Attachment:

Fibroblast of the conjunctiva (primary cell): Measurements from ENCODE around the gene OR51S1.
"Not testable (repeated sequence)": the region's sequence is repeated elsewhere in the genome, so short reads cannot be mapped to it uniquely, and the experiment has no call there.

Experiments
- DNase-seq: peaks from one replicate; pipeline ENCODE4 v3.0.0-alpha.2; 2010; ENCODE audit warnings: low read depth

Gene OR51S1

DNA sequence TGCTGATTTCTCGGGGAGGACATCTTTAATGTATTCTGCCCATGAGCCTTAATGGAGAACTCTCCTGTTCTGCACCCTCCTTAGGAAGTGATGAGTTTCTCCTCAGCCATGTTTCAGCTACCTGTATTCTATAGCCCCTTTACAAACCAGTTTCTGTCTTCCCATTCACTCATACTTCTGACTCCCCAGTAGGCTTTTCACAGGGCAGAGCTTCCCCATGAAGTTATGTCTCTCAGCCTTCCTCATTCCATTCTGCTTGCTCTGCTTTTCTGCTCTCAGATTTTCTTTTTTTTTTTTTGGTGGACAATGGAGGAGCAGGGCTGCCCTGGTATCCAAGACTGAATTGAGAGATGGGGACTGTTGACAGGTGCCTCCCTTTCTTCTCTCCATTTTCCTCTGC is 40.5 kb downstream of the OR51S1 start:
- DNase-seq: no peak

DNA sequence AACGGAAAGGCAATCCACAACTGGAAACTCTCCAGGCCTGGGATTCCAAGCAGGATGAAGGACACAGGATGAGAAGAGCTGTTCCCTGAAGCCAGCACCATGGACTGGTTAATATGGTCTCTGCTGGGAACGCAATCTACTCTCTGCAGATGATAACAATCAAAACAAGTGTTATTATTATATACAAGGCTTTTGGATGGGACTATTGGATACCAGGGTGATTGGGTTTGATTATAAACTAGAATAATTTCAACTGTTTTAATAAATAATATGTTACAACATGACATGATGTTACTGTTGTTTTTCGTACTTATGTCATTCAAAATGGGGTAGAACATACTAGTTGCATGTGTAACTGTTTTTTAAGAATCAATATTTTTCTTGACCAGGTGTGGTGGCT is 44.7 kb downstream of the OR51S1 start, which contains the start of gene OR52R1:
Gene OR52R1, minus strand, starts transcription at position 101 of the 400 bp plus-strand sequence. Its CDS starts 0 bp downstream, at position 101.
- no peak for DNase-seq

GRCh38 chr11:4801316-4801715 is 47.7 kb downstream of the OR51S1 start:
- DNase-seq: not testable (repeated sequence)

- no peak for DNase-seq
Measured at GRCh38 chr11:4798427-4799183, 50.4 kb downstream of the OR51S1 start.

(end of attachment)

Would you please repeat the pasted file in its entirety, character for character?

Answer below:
Fibroblast of the conjunctiva (primary cell): Measurements from ENCODE around the gene OR51S1.
"Not testable (repeated sequence)": the region's sequence is repeated elsewhere in the genome, so short reads cannot be mapped to it uniquely, and the experiment has no call there.

Experiments
- DNase-seq: peaks from one replicate; pipeline ENCODE4 v3.0.0-alpha.2; 2010; ENCODE audit warnings: low read depth

Gene OR51S1

DNA sequence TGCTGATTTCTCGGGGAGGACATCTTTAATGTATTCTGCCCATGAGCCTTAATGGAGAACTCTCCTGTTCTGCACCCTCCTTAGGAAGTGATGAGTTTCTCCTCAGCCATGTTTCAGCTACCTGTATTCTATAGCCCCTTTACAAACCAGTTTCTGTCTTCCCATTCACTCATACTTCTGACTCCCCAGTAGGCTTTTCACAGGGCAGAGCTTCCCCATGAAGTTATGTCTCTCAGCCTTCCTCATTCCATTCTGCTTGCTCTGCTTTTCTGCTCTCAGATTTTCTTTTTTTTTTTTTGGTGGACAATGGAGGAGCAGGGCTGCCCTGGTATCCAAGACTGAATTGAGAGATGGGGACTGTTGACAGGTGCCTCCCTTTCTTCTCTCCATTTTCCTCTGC is 40.5 kb downstream of the OR51S1 start:
- DNase-seq: no peak

DNA sequence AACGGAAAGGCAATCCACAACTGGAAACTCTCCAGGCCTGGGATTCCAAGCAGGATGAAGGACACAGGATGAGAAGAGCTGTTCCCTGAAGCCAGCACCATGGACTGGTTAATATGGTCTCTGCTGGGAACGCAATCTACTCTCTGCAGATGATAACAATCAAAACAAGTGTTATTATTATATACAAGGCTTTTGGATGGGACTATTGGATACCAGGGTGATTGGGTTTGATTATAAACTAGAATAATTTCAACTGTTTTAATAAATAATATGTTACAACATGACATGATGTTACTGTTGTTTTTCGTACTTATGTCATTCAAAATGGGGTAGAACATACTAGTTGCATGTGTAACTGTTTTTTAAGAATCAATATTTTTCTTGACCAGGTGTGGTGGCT is 44.7 kb downstream of the OR51S1 start, which contains the start of gene OR52R1:
Gene OR52R1, minus strand, starts transcription at position 101 of the 400 bp plus-strand sequence. Its CDS starts 0 bp downstream, at position 101.
- no peak for DNase-seq

GRCh38 chr11:4801316-4801715 is 47.7 kb downstream of the OR51S1 start:
- DNase-seq: not testable (repeated sequence)

- no peak for DNase-seq
Measured at GRCh38 chr11:4798427-4799183, 50.4 kb downstream of the OR51S1 start.